You seem annoyed because--The truth hurts. You may not want to admit it, but what I presented and what was written was based on FACTS. In this example, the main objective in partnering w/corporations was to make money. Plain and simple. Sure they wanted to expose their music and they are proud of it as it is some of their best work yet. However, there is a fine line between promoting yourself and over-selling yourself. This one wreaked of purposely earning money.

As for the VH1 & MTV deal. You have a very astute observation here and should be commended for that. However, neither you nor I have any factual evidence either way that U2 did or did not receive money from either organization(if you do, please exspouse your knowledge on the rest of us). All I know is my tickets had VH1 and MTV printed on it and that is suspicious.

I continue to support U2 by purchasing their music and attending their concerts, etc... and probably will continue to do so for a long, long time. However, just b/c I point out something that is questionable, dubious and contradictory to the bands beliefs, does not mean that it is bullshit or that I am any less of a fan.

Remember, those who criticize their own beliefs, causes and passions in life have the greatest love for those things as well.
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Old 02-22-2002, 04:30 PM   #9
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Quote:
Originally posted by MBH:
With all due respect, you seem to be the one who is "sour grapes." You also come off sounding rather condescending with the additional info. regarding previous tours. I know that U2 did not receive any corporate sponsorship for those tours, thank you. I simply try to add some objectivity in a rather biased world, that's all.
With all due respect, I feel that it is you who are condescending. You talk about the "truth hurting" - however, you mistated information and misled people with your opening post. Your first post gave the impression that U2 received $$ from MTV/VH-1 for their Elevation tour. Womanfish corrected you by noting the difference between "sponsoring" and "presenting" and then stated the exact same thing that I thought - namely that U2's other tours were also presented by MTV/VH-1.

Articles analogous to your post, which contain misleading information, are what we see all the time in the press. Now, it is easy to forgive you for your slight error. However, when we see a similar statement made by a writer in a major newspaper/magazine (as we so often have) it is very annoying - because just the tiniest amount of fact-checking would have shown the truth. It seems that people don't want the truth - they just want whatever data they can find to back up their own hypthoseses. In other words, it's as if they already formed their conclusions, now it's time to get the data.

While your comments about U2's apparent sudden favoritism of corporations has merit, a little checking suggests that things aren't as obvious as they seem.

First, these complaining retailers only speak the half-truth for they have often done the same thing with other artists. Should Best Buy now boycott Target because of "7"? Should Coca-Cola boycott anything with Britney Spears because of Pepsi-Cola? It truly is a case of sour grapes. If the DVD flopped, no one would care. But it became a hit and others are complaining because they lost out on 2 weeks worth of $$. This is not an example of the "little guy" getting hurt. The comments you quoted are from one major chain complaining about another major chain. There is no "little guy" in sight.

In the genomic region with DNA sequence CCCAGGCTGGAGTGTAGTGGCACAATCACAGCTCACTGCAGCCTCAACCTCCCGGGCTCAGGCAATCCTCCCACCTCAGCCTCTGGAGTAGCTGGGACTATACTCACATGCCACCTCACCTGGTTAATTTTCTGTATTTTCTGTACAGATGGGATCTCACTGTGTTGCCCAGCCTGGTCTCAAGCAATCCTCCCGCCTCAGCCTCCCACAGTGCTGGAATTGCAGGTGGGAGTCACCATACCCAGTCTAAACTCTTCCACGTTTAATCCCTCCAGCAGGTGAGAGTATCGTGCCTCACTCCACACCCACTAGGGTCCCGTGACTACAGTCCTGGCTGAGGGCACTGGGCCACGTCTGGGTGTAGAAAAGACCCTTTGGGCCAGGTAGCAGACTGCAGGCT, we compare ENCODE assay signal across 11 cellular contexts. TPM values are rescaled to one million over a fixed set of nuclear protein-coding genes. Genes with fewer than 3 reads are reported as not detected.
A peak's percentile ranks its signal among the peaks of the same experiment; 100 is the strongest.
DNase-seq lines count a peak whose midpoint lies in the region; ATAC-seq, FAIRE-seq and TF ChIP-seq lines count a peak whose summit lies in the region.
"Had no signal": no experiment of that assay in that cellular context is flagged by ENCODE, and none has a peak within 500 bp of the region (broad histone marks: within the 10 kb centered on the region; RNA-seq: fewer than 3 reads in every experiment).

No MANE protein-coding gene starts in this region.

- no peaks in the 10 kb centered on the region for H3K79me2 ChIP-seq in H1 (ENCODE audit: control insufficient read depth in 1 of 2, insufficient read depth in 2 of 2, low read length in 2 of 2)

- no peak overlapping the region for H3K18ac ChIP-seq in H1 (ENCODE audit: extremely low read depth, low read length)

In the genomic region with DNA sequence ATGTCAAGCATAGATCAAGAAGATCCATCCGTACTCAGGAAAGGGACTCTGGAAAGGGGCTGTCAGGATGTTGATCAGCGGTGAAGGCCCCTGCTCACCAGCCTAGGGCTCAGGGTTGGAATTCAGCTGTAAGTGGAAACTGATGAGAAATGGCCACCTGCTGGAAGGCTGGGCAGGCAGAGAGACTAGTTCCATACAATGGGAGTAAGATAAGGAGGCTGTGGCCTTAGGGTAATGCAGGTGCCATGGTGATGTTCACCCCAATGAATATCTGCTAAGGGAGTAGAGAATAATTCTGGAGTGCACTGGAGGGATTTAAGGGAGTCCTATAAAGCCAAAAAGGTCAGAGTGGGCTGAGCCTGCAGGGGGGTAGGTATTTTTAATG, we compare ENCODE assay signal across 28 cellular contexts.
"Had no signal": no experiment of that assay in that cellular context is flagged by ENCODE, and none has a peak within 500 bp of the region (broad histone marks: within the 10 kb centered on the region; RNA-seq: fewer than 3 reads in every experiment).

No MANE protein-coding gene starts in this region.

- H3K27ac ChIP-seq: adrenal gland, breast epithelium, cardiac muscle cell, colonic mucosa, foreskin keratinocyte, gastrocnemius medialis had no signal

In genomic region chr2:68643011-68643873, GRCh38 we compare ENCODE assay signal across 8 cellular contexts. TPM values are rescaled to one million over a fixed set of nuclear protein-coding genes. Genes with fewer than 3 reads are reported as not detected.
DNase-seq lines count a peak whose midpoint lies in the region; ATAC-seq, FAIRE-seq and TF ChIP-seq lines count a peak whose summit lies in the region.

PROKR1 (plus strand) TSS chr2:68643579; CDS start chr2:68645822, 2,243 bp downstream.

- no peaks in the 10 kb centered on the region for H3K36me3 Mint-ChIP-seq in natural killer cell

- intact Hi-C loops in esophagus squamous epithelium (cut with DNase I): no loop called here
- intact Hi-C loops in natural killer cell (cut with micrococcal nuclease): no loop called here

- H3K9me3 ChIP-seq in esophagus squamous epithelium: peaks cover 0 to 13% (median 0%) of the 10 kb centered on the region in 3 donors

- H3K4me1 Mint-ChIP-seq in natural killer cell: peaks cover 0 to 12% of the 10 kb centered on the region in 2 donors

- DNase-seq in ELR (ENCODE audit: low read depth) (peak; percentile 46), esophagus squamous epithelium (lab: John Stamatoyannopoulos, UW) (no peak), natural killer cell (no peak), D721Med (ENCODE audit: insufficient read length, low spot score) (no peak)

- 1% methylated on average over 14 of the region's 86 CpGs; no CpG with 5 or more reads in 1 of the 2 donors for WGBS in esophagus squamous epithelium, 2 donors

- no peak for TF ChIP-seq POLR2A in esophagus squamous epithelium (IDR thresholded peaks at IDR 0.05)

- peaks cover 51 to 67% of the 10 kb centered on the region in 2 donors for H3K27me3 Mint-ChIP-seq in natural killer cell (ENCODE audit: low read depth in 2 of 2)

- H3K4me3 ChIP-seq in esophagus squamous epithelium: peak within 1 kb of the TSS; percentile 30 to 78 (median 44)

It's easy to take quotes from 1979 regarding U2's apparent anti-corporation views and ask, "Where's that U2 I once loved?" But keep in mind, this is 2002. The world we knew in 1979 no longer exists. Back then, an artist didn't have to have a #1 hit on the very first try. If U2 were signed today and had the somewhat mild sales they saw with "Boy" and "October," I highly doubt they would have been around to record "War."

The world of marketing has changed - and it's Paul McGuinness' job to flow with the times. He can't sit back and shout, "screw the corporations!" - for it's these corporations that are selling his clients' products. So he must work with these corporations. And when you have Britney stripping for Pepsi, N'Sync singing about Ribs, Backstreet Boys dancing for McDonalds and numerous artists badly acting/singing in Gap commercials, *something* must be done to bring U2 to the public's eye. Would you rather see U2 sing about the "glories of extra crispy chicken" or have a U2 DVD released 2 weeks early to one store chain? To me, the latter is the obvious answer - it's marketing done with style.

Some artists do turn their backs on all corporations - but tell me, how many of these artists are truly succeeding today? There may be some well-established acts who can succeed without marketing, like Dylan, but even older artists like Barry Manilow sing at the Super Bowl. Neil Young hooked up with then super-hot Pearl Jam to expose his music to a new generation of fans. In other words, it's clear that artists must find ways to market themselves at some level. Those who truly oppose all corporations also die out rather quickly. Note how the once mighty Pearl Jam now barely registers a blip on the Billboard charts. Sad as it may be, it's become obvious that marketing and promotion is what is needed in today's world to succeed.

One term I hate is "selling out. I hate those two words as I feel they are overused - and almost always incorrectly used. To me, the definition of "selling-out" is doing something AGAINST your instinct or style simply to get $$. Releasing a DVD 2 weeks early to one chain in order to gain a bit of promotion is hardly "selling-out." Singing in BBQ ribs commercials, however, IS selling-out. Some even accuse U2 of "selling out" simply for DARING to sound like U2 on this last album!! The audacity of U2 to sound like U2! They must be sell-outs!

Hence, if we really evaluate U2's actions, I would say that they aren't now shaking hands with corporations - they have just figured out how to use corporations to get the best deal for both themselves and their fans. There is a difference - and it's not selling out.